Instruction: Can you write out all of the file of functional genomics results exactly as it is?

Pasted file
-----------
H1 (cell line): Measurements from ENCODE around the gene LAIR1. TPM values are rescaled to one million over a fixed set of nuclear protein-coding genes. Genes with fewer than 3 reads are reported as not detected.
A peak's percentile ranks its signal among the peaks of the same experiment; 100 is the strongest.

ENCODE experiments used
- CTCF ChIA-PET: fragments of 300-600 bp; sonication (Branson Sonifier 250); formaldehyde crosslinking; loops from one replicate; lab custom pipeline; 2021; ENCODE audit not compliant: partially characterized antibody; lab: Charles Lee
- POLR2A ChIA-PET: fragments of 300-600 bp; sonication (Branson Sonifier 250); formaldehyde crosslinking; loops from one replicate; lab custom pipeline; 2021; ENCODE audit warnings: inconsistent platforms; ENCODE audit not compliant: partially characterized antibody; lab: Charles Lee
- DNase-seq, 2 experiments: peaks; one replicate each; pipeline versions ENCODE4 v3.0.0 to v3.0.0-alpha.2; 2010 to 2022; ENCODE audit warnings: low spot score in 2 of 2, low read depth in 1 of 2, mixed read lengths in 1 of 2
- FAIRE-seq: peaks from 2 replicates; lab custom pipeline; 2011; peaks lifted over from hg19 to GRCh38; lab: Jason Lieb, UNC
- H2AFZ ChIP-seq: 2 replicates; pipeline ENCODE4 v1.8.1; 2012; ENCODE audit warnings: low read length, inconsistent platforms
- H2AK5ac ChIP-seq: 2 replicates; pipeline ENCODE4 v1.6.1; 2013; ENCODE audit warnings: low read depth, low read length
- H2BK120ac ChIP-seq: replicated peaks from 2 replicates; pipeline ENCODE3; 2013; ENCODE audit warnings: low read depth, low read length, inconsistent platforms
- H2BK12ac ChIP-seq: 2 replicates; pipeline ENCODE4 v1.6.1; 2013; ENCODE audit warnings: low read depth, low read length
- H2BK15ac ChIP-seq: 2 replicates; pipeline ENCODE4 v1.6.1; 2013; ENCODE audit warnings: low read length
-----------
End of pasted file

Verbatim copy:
H1 (cell line): Measurements from ENCODE around the gene LAIR1. TPM values are rescaled to one million over a fixed set of nuclear protein-coding genes. Genes with fewer than 3 reads are reported as not detected.
A peak's percentile ranks its signal among the peaks of the same experiment; 100 is the strongest.

ENCODE experiments used
- CTCF ChIA-PET: fragments of 300-600 bp; sonication (Branson Sonifier 250); formaldehyde crosslinking; loops from one replicate; lab custom pipeline; 2021; ENCODE audit not compliant: partially characterized antibody; lab: Charles Lee
- POLR2A ChIA-PET: fragments of 300-600 bp; sonication (Branson Sonifier 250); formaldehyde crosslinking; loops from one replicate; lab custom pipeline; 2021; ENCODE audit warnings: inconsistent platforms; ENCODE audit not compliant: partially characterized antibody; lab: Charles Lee
- DNase-seq, 2 experiments: peaks; one replicate each; pipeline versions ENCODE4 v3.0.0 to v3.0.0-alpha.2; 2010 to 2022; ENCODE audit warnings: low spot score in 2 of 2, low read depth in 1 of 2, mixed read lengths in 1 of 2
- FAIRE-seq: peaks from 2 replicates; lab custom pipeline; 2011; peaks lifted over from hg19 to GRCh38; lab: Jason Lieb, UNC
- H2AFZ ChIP-seq: 2 replicates; pipeline ENCODE4 v1.8.1; 2012; ENCODE audit warnings: low read length, inconsistent platforms
- H2AK5ac ChIP-seq: 2 replicates; pipeline ENCODE4 v1.6.1; 2013; ENCODE audit warnings: low read depth, low read length
- H2BK120ac ChIP-seq: replicated peaks from 2 replicates; pipeline ENCODE3; 2013; ENCODE audit warnings: low read depth, low read length, inconsistent platforms
- H2BK12ac ChIP-seq: 2 replicates; pipeline ENCODE4 v1.6.1; 2013; ENCODE audit warnings: low read depth, low read length
- H2BK15ac ChIP-seq: 2 replicates; pipeline ENCODE4 v1.6.1; 2013; ENCODE audit warnings: low read length